Officium B[eatae] Mariae Virginis, Nuper reformatum, et Pii V. Pont[ificis] Max[imis] iussu editum (Printed Book of Hours)
This is a rare beautifully painted copy of one of the earliest printings of the reformed Book of Hours, following the Council of Trent in 1572. Grand and richly illustrated with hand-illuminated engravings, this “new” Book of Hours was published by the famous Antwerp printer-publisher Christopher Plantin. Many surviving copies are uncolored, but every page in our volume is lushly painted in many colors and liquid gold. Borders in copies of this edition also vary; this example includes the most deluxe type with historiated medallions on every page.
8vo, i +238 + i folios on paper, no watermark visible, printed pagination, 3-16, 33-475, lacking eight leaves (quire B, containing calendar months August-December + five other leaves, without the accompanying Hymnal) (collation [A]8 [lacking quire B]8 [C] -Z8 a-g8, flyleaf at the end is part of the last quire; quires A and C are not signed), alphabetic quire signatures only in the lower margin of the first leaf of the quire, text within a frame of borders on each side (justification of text within the frame 132 x 77 mm.), printed in Roman font on 21-24 lines (pp. 3-7 on 31 lines) in single column in black and red inks, running titles and rubrics in red, 2-line printed initials alternating in red and black, each page with engraved historiated borders with eight medallions, of which 16 different sets alternate, 1 large engraving on titlepage and 19 full-page engravings, all hand-illuminated with a wide range of colors and liquid gold, a few stains, the inner margin of pp. 33/34 skillfully repaired, some lower corners very thumbed and dark, otherwise in excellent condition. Bound in the nineteenth century in reddish brown morocco over pasteboards, blind-tooled with a simple frame of three fillets, spine with four raised bands, blind-tooled with fillets, edges gilt, modern slipcase, leather slightly worn, but in overall very good condition. Dimensions 193 x 130 mm.
1. Printed in Antwerp, as stated on the titlepage, at the press of Christopher Plantin (1520-1589).
2. Annotated, “Radix Jesse” under the miniature on p. 33 in the nineteenth century.
3. Armorial bookplate of K. G. E. Kretzschmar on the front flyleaf.
p. (1), [unpaginated, titlepage], “Officium Beatae Mariae Virginis, Nuper reformatum, et Pii V. Pont. Max. iussu editum. Antverpiae, Ex officina Christophori Plantini. M.D.LXXV”; [p. (2), unpaginated, blank];
pp. 3-6, “Summarium Constitutionis, et indulgentiarum, ac Decretorum S. D. N. D. Pii Papae V. Super recitatione Officii B. Mariae Virginis”;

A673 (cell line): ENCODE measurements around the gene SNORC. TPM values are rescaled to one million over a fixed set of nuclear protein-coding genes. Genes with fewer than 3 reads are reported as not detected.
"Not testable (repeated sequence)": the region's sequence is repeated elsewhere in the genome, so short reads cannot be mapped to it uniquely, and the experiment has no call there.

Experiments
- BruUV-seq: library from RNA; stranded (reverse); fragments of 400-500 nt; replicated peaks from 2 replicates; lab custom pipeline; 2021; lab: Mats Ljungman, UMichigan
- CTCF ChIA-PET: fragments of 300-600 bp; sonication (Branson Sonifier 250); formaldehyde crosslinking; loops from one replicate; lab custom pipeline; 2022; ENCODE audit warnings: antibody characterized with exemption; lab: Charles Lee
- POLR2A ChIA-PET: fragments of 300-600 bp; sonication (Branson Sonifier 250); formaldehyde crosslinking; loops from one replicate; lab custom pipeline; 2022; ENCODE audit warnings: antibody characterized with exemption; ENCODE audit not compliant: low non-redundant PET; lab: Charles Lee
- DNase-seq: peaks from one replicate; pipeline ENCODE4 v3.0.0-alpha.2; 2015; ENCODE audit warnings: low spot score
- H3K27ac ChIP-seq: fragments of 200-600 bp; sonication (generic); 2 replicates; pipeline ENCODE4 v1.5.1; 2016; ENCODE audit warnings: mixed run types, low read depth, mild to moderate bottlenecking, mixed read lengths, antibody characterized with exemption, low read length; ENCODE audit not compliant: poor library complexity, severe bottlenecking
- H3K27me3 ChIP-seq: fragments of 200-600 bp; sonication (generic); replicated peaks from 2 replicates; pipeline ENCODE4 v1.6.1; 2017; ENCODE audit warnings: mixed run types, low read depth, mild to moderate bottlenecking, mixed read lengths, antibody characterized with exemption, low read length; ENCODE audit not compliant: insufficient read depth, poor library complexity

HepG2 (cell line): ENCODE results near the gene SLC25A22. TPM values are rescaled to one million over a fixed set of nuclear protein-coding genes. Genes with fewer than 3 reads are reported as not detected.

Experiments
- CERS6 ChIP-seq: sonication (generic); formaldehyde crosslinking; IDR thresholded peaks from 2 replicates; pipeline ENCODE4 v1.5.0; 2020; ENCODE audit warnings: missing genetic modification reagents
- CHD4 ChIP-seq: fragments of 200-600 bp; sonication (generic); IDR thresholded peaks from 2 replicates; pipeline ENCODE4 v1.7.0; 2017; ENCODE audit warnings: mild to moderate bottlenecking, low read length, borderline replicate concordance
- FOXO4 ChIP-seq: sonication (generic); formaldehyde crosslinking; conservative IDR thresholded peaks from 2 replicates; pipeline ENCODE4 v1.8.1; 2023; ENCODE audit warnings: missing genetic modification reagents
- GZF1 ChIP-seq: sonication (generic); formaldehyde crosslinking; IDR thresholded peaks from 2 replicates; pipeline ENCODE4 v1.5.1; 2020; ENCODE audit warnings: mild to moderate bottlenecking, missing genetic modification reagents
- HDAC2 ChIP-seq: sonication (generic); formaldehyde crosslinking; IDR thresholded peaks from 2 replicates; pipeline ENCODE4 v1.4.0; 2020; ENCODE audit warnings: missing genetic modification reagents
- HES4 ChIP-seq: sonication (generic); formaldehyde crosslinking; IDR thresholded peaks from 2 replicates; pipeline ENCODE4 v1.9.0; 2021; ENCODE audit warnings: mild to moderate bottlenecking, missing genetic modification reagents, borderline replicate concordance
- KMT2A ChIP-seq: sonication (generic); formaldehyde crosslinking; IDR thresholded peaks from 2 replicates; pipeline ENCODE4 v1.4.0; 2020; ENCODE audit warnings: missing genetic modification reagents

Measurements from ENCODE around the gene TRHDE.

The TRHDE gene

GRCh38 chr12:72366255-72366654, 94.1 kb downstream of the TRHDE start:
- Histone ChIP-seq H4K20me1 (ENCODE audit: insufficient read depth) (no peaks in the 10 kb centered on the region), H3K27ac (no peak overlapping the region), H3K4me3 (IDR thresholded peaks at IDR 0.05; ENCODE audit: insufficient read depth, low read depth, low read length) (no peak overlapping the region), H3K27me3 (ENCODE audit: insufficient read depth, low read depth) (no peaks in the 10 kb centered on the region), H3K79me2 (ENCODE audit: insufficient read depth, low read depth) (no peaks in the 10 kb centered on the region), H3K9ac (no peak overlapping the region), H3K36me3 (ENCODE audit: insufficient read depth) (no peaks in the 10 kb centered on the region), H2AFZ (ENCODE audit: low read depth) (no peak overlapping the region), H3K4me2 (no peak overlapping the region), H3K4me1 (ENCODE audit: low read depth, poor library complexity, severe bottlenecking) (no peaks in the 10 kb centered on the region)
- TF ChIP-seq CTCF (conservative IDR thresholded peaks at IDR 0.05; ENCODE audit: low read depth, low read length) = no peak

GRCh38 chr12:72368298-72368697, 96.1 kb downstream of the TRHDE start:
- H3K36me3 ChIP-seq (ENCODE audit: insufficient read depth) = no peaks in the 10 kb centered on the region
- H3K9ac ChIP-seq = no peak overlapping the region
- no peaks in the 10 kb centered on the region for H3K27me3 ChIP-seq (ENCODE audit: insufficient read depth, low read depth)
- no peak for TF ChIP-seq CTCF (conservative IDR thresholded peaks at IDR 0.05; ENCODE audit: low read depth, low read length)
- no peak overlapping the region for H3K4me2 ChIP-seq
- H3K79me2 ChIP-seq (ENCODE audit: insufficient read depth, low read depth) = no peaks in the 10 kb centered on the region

p. 7, “Pius PP. V. Dilecto filio Christophoro Plantino, In civitate Antverpiensi librorum impressori“;
p. 8, “Index festorum mobilium pro XL annis”, from 1567 to 1606;
p. 9, “Quando inchoatur Adventus Domini. Adventus Domini inchoatur Dominia proximiori festo sancti Andreae, vel ipsa die sancti Andreae, fi in Dominica venerit...”;
pp. 10-16, Calendar, January-July; [Lacking pp. 17-32];
p. 33, Tree of Jesse [Illustration];
pp. 34-135, Hours of the Virgin;
pp. 136-158, Office of the Virgin for Advent;
pp. 159-179, Office of the Virgin after Advent;
pp. 180-255, Office of the Dead;
pp. 256-262, Gradual Psalms;
pp. 263-281, Seven Penitential Psalms;
pp. 282-295, Litanies, followed by prayers;
pp. 296-305, Hours of the Cross;
pp. 306-315, Hours of the Holy Spirit;
pp. 316-324, Exercitium Quotidianum;
pp. 324-376, prayers to be said before and after Confession, before and after Communion, when meditating the Passion, for Mary (including Obsecro te, O intemerata, Stabat Mater), for Christ, and the Athanasian Creed;
pp. 377-394, Passion of Christ according to Matthew;
pp. 395-409, Passion of Christ according to Mark;
pp. 410-424, Passion of Christ according to Luke;
pp. 425-436, Passion of Christ according to John;
pp. 438-475, Prayers for different feasts throughout the liturgical year and for different circumstances;
pp. (476-477), [unpaginated], list of contents;
p. (478), [unpaginated], Last Judgment [illustration].
Published in Antwerp, as stated on the titlepage. Although the edition was published in “M. D. LXXV” (1575), as printed on the title page, Karen Lee Bowen has established that “all variants of this edition were set and printed between September and November 1574”; our book represents the variant C of this edition (cf. Bowen, 1997, pp. 242-243, fig. 111; see also Voet 1980-1983, cat. no. 1775 C; Bowen, “Wierix...”, p. 143; Pettegree and Walsby, 2011, no. 10871, listing one location. See also Bohatta, 1924, no. 200; and Lacombe, 1927, nos. 587/589. Not listed in Bibliotheca Catholica Neerlandica, 1954.
The volume is illustrated with fine hand-illuminated copper engravings by Jan Wierix (1549-1618), signed “IHW”, Peeter van der Borcht (c. 1535-1608), signed “PB” or “P” or “IP” (Bowen, “Wierix...”, p. 148), Abraham de Bruyn (c. 1538-1587?), signed “ADB”, and Pieter Huys (1519-1581?), signed “PH” or “P HVIIS.” In addition, every page is framed with one of sixteen different engraved borders, each with eight medallions depicting various religious symbols and scenes, and the busts of saints; these borders are also hand-illuminated.
Jan, also known as Johannes Wierix (1549-1618), together with his two younger brothers, were among the most prolific of the numerous engravers active in Antwerp in the second half of the sixteenth and in the early seventeenth centuries. The majority of the Wierix’s production is religious and served the Counter-Reformation. They engraved in styles virtually indistinguishable from one another and their output is renowned for its technical sophistication and delicacy, perhaps best illustrated in the copies after Dürer and in the portraits. The book illustrations engraved by the Wierix brothers rank among the finest of their time; they were mainly intended for religious books, a great number of which were published Plantin in Antwerp.